Red Bull rival Sun Mark claims to have dealt a “very significant blow” to the abuse of monopoly rights in the soft drinks industry, after the EU body let the UK firm to register ‘Bulldog’ as a trade mark.
The Second Board of Appeal of the Office for Harmonization in the Internal Market (the OHIM registers the Community Trade Mark in the European Union) produced a 20-page report last week.
Allowing Sun Mark’s application to proceed, the Board ordered Red Bull to pay Sun Mark’s costs.
The Austrian energy giant had vehemently opposed UK rival Sun Mark’s application to register the name ‘Bulldog’ – initially filed in July 2010 – arguing potential confusion with its own registered trademarks ‘Bull’ and ‘Red Bull’.
Prevents a level playing field?
Dr. Rami Ranger, chairman of Sun Mark, said: “This decision restores our faith in our arguments that no individual company can abuse its ownership of certain trademarks to monopolize use of common descriptive names, such as ‘Bull’ to prevent its competitors from competing on a level playing field.”
He added: “The EU encourages fair and free competition. The Board of Appeal has concluded that in this case it would have been unfair to allow Red Bull’s opposition to succeed.”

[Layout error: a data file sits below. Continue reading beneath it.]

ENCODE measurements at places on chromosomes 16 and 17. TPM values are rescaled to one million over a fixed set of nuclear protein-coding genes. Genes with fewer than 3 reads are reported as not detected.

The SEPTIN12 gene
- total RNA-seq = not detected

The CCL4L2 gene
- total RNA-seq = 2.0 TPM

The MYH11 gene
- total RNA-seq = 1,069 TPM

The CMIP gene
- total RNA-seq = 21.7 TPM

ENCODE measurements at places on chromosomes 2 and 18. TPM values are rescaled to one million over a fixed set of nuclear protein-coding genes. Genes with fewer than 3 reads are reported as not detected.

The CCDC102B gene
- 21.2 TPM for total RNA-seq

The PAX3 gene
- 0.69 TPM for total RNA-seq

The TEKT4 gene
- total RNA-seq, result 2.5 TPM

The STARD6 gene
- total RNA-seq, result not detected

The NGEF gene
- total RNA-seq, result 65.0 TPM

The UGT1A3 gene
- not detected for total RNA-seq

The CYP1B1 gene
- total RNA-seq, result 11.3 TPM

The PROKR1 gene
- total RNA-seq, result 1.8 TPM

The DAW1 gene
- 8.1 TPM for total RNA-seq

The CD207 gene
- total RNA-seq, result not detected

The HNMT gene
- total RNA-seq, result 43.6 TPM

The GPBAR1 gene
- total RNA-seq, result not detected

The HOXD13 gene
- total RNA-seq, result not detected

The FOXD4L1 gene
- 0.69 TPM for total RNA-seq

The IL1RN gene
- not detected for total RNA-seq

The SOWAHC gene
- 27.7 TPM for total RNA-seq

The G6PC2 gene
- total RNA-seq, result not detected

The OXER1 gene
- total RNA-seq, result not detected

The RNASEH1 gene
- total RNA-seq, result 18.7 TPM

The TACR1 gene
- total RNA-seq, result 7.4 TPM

Making its registration application on July 1 2010 to OHIM, Sun Mark argued that Red Bull should not be allowed to monopolize all references to soft drink names incorporating the word ‘Bull’ and thus benefit from having multiple filings for trademarks incorporating this word.
The firm said it provided the Board of Appeal with evidence to show that no consumer in the UK, where Sun Mark is based, had been confused into believing that Sun Mark’s products were or might become associated with those of Red Bull.
Little or no consumer confusion
In its report the Board of Appeal said that likelihood of confusion must be assessed globally by looking into any visual, aural or conceptual similarity given by the marks, bearing in mind their distinctive and dominant components.
The Board said that the 'Bull' and 'Bulldog' signs had a low degree of visual similarity, that the marks portrayed a low degree of phonetic similarity and the signs had different conceptual meanings.
Beyond the finding of little or no actual confusion, the Board of Appeal concluded that, because of these clear differences, Red Bull’s opposition should fail.
“The mere coincidence of the marks in their beginnings, of these four letters, taking into account their role in the overall impression of the signs, cannot lead to the conclusion that the public will confuse the signs in dispute, even when they identify identical goods on the same market," the body said.
Red Bull had not replied to a request for comment as we went to press with our newsletter (10/12/12).